A big thanks to the Taieri Blokes Shed

 Nick and Bill with the stoat traps they made

Nick and Bill with the stoat traps they made

The Taieri Blokes Shed have kindly made another load of stoat trap boxes for us.  At the end of 2015 they made 20 typical style DOC 200 box traps.  This year, and with a new design that has come from Zero Invasive Predators (ZIP), Nick and Bill are back to making more trap boxes for us. The new design conceals the DOC 200 traps from the cunning stoat, is easy to replace bait but secure against small inquisitive fingers and animals that we don't want to catch.  Soon they'll be deployed throughout the Inner Halo area - wahoo!

'How Safe is My Cat?' - Summary of Results

Welcome to 2017.  

For those of you who missed the 'How Safe is My Cat?' hui at Orokonui Ecosanctuary before christmas, or if you are a cat owner, or simply curious about the behaviour of domestic cats, this will be of interest to you.  

We made a summary pamphlet which summarises the results of the 'How safe is my cat?' project.  It covers three main topics:

  1. How safe cats are around traps that are being used in the Halo project;
  2. What other mammals are interested in these same traps;
  3. Whether our pet cats are a risk to the birds that leave Orokonui Ecosanctuary.

We have uploaded the pamphlet to our "Resources" page, under Halo Project, or click here to read

'How Safe is my Cat?' Results Hui Invitation

Would you like to find out the results of the Landscape Connection Trust's 'How Safe is my Cat?' Project??

Join us and let kids from Waitati, Karitane, Purakaunui and Port Chalmers schools tell you what their own cats have been up to!!

We are hosting a special event from 7pm to 8:30pm on Wednesday 30th November, at Orokonui Ecosanctuary and would love for you to come!

Check out the invitation below and let us know if you can make it!

Fantastic print making workshop at Pioneer Hall

Jenny, Lynn and their team of wonderful helpers ensured that everyone who walked through the doors to Pioneer Hall on Saturday had a great time.  It is such an addictive activity - making a background, finding gorgeous stencils, covering them with paint and winding them though the press to create your very own image.  

 Asheika concentrating on print making

Asheika concentrating on print making

 Katiya and her dissected rat print.

Katiya and her dissected rat print.

The more you did the more confident you became. I noticed how even the kids were experimenting with putting more that one stencil print on a background, putting more than one background under a stencil, or creating different prints half on/half off the page and my friend Katiya (6) even did a 2-colour print (as in painted two different colours onto the one stencil) - very clever!    

All of the work we created was themed around conservation (birds, trees, insects, pests, traps) and specifically the Halo Project (maps of the area, words relating to Orokonui and the Halo project). Once we had completed a few prints we got to tell our story.  We sat with Kat, an amazing story teller, who listened to us (individually) and turned our ramblings into a crafted story.   Our stories and our conservation artwork will all be turned into a beautiful calendar (by Lynn and Jenny) that we will sell next year.  If you attended on Saturday and made a print you will be able to pick up your originals from the Port Chalmers library in a few weeks time.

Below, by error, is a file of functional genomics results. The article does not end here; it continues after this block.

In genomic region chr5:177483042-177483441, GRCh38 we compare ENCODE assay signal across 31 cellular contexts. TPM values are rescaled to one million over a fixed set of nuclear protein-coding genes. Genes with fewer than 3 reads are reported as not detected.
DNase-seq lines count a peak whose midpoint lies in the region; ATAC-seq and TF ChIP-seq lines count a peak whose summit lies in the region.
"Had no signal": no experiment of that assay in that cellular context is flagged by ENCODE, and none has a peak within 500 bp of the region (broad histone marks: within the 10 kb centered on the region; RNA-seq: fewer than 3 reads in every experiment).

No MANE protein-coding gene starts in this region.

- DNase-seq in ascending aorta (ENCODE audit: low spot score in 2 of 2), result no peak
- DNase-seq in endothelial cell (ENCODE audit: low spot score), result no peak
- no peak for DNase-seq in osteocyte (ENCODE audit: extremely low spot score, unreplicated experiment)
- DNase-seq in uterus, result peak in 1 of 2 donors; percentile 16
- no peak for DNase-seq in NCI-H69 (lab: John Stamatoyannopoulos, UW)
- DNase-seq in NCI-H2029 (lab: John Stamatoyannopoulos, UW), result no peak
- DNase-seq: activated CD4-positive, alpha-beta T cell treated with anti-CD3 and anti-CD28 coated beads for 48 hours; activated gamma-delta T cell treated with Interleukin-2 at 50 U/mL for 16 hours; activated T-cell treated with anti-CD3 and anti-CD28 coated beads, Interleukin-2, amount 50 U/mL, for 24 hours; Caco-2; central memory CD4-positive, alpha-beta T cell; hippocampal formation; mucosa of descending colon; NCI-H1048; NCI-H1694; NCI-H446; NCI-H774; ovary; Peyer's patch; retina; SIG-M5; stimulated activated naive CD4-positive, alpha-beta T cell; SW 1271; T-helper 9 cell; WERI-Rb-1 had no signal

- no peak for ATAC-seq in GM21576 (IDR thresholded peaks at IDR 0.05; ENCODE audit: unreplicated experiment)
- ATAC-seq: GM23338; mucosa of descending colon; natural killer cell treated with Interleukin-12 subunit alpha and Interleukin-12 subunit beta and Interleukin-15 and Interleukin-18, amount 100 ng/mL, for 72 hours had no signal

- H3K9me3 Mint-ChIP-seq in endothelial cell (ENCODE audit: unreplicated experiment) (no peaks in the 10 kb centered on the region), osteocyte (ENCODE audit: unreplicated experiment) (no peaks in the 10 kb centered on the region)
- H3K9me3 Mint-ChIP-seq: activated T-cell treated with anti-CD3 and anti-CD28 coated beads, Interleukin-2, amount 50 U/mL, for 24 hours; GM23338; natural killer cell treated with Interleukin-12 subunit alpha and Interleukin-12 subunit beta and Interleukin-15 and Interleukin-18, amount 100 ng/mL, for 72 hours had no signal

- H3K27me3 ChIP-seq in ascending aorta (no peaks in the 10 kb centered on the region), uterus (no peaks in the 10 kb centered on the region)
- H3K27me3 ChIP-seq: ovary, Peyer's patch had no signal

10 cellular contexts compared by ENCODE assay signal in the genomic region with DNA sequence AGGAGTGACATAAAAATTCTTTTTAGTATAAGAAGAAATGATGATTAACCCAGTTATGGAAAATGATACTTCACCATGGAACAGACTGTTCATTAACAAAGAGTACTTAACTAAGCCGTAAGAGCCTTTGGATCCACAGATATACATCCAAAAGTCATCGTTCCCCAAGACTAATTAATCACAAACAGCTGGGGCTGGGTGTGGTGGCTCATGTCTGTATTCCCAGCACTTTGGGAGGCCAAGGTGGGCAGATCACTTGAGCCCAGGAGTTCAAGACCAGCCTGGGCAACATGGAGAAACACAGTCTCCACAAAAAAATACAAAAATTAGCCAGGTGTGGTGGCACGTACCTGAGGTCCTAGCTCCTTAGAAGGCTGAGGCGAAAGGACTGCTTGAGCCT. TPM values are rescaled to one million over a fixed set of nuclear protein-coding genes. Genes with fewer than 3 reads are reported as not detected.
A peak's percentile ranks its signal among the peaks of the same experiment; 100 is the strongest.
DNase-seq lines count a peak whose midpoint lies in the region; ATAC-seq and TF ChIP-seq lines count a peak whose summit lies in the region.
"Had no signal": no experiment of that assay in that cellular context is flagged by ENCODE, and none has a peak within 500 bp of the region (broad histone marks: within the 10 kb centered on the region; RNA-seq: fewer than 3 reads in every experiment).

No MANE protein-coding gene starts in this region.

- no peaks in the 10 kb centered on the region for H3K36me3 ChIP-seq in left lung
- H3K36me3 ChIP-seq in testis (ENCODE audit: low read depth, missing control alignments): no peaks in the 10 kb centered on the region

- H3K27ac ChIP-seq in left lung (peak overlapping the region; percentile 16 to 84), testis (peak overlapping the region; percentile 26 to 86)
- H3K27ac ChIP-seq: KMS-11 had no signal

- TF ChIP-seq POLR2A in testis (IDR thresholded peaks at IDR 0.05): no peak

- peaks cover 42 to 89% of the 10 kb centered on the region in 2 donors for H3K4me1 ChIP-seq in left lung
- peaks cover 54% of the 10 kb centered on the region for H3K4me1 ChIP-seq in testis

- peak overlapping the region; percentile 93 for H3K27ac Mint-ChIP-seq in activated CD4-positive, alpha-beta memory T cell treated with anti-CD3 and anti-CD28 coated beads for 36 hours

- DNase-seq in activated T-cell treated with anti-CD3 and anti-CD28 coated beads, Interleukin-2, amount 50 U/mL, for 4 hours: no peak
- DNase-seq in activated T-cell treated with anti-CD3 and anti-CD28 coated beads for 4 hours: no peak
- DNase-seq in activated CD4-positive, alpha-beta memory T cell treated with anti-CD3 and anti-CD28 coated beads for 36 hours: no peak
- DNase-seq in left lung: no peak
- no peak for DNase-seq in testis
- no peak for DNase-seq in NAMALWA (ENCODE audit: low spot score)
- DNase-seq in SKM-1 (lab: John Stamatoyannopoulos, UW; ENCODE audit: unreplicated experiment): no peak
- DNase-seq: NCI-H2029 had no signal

The photo here is a display of some of the work Jenny and her team did down on Stewart Island during the first of these workshops in 2015. 

The photo here is a display of some of the work Jenny and her team did down on Stewart Island during the first of these workshops in 2015. 

Thank you to Jenny, Lynn, Kat and the rest of the team for such a satisfying event. Thanks to Pioneer Hall for such a great space and thanks to the Port Chalmers Library for giving back the original prints to our print-makers. We raised money for the HALO project and had a lot of fun in the process. 

By Niki Bould


Pioneer Hall (45 George St) Port Chalmers
Saturday 19 Nov 10:30am - 5pm

Drop-in to Pioneer Hall on Sat 19th Nov to try your hand at print making to share your vision for local biodiversity.  It’s informal and gold coin donation.  You can take a look, have a try, settle in, come back!

Come along to:
- Hear the latest news from the Halo & Beyond Orokonui Projects; find out how you can help out more on your own section or in other local areas
- Be part of the community story & inspire others (a calendar* will be produced from your artwork with sales supporting the Halo Project)

Never made a print before? No problem – expert helpers will be on hand including artist/printmaker Lynn Taylor. You’ll soon be rolling out ink & spinning the press wheel. Select from premade printing plates like the ones above … so you don’t even have to draw - just make choices!

Printmaking is a great way to interact with others and focus your ideas; you can work individually, or with friends and family groups can make a collaborative work so even the youngsters can be involved.

See the Stewart Island/Rakiura & Otago Peninsula communities’ inspirational travelling art exhibition on biodiversity & predator-removal. 

For more info contact: TheSandpitCollective@gmail.com

* A perfect Christmas present … pre-order on the day!

Is a Predator Free NZ possible?

Here is an interesting audio link to Radio NZ, providing a good overview of the challenges of a Predator Free NZ.  The discussion about "the onion effect" has direct relevance to the Halo Project.  It is reassuring to hear others speak of the feasibility and relevance of projects such as ours.  What do you think?  Is it doable?